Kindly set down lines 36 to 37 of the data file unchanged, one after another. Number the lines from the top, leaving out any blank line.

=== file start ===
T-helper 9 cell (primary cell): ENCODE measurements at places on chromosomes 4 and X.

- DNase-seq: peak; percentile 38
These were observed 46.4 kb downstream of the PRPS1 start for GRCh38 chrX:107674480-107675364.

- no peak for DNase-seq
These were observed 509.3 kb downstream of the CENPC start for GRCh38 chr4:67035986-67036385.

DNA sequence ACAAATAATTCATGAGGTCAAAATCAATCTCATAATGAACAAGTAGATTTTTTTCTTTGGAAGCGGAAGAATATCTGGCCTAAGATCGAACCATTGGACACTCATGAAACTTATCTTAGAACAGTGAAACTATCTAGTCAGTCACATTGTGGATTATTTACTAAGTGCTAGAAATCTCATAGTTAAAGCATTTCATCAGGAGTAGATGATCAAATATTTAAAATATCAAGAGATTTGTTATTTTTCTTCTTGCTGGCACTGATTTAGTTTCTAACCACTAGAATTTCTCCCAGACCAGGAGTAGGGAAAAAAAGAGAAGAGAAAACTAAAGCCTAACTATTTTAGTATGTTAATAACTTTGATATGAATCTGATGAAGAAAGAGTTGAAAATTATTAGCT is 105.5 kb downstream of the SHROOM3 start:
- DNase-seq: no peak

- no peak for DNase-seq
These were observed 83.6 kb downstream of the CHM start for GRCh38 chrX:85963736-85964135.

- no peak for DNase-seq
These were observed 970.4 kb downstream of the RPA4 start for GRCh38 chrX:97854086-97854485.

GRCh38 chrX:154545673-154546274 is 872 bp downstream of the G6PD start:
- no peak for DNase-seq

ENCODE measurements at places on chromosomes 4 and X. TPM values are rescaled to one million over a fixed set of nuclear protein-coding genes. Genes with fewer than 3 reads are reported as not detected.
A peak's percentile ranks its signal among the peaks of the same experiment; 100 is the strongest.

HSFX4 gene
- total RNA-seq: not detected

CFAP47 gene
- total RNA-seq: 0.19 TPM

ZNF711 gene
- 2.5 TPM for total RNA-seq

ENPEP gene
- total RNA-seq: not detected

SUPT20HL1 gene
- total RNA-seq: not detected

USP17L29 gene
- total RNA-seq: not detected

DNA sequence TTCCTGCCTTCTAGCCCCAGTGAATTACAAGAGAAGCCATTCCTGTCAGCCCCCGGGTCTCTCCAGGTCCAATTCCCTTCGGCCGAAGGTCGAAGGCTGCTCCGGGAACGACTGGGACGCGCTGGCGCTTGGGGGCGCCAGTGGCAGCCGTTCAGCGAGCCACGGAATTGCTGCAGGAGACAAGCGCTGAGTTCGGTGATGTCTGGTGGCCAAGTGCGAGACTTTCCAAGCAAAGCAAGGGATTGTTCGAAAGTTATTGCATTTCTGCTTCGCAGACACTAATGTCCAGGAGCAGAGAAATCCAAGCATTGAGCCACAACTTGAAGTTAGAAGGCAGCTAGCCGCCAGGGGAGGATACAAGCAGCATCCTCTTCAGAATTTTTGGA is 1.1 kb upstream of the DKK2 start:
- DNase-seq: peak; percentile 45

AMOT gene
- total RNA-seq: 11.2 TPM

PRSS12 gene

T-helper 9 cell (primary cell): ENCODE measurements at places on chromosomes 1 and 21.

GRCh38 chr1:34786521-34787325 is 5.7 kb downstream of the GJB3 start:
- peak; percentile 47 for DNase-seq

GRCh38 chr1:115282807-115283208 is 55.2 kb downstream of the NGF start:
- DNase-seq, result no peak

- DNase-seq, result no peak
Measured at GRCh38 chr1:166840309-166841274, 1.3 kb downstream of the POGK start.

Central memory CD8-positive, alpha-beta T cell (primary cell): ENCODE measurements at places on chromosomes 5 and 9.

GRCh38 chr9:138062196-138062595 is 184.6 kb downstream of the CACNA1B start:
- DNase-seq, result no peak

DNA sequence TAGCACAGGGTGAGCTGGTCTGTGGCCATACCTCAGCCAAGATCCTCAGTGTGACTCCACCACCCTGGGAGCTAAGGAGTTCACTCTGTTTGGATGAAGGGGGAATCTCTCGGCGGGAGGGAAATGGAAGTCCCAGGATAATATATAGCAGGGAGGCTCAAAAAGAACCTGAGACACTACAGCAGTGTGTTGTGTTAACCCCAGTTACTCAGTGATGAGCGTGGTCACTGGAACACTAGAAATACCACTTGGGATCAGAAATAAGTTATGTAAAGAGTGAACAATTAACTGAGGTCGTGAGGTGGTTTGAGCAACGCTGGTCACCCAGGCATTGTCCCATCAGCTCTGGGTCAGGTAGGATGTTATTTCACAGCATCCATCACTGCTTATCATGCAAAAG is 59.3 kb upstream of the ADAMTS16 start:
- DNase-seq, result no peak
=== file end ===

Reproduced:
GRCh38 chr1:115282807-115283208 is 55.2 kb downstream of the NGF start:
- DNase-seq, result no peak